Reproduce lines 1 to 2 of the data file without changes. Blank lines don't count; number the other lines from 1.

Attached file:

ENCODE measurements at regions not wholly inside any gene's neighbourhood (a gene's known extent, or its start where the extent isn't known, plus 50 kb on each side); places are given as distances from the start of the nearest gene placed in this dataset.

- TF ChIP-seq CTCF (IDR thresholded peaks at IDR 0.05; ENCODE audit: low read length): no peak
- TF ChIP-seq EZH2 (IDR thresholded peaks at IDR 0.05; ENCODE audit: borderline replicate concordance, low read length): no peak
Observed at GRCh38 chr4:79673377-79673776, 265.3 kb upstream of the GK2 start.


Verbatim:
ENCODE measurements at regions not wholly inside any gene's neighbourhood (a gene's known extent, or its start where the extent isn't known, plus 50 kb on each side); places are given as distances from the start of the nearest gene placed in this dataset.

- TF ChIP-seq CTCF (IDR thresholded peaks at IDR 0.05; ENCODE audit: low read length): no peak